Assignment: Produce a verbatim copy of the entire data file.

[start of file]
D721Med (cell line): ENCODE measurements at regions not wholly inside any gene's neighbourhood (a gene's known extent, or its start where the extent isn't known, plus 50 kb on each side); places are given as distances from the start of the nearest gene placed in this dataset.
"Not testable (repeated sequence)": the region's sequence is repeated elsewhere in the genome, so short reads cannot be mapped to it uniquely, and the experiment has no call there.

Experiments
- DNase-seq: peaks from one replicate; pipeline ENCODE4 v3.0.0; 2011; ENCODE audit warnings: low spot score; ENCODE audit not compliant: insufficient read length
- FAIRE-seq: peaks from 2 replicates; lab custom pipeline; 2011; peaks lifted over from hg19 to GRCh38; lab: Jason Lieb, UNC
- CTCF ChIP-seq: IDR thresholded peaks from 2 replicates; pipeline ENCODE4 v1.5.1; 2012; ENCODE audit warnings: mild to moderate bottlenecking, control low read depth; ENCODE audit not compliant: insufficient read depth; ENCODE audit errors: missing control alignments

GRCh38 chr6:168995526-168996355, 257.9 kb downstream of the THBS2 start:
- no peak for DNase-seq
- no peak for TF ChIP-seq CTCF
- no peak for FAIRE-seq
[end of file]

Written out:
D721Med (cell line): ENCODE measurements at regions not wholly inside any gene's neighbourhood (a gene's known extent, or its start where the extent isn't known, plus 50 kb on each side); places are given as distances from the start of the nearest gene placed in this dataset.
"Not testable (repeated sequence)": the region's sequence is repeated elsewhere in the genome, so short reads cannot be mapped to it uniquely, and the experiment has no call there.

Experiments
- DNase-seq: peaks from one replicate; pipeline ENCODE4 v3.0.0; 2011; ENCODE audit warnings: low spot score; ENCODE audit not compliant: insufficient read length
- FAIRE-seq: peaks from 2 replicates; lab custom pipeline; 2011; peaks lifted over from hg19 to GRCh38; lab: Jason Lieb, UNC
- CTCF ChIP-seq: IDR thresholded peaks from 2 replicates; pipeline ENCODE4 v1.5.1; 2012; ENCODE audit warnings: mild to moderate bottlenecking, control low read depth; ENCODE audit not compliant: insufficient read depth; ENCODE audit errors: missing control alignments

GRCh38 chr6:168995526-168996355, 257.9 kb downstream of the THBS2 start:
- no peak for DNase-seq
- no peak for TF ChIP-seq CTCF
- no peak for FAIRE-seq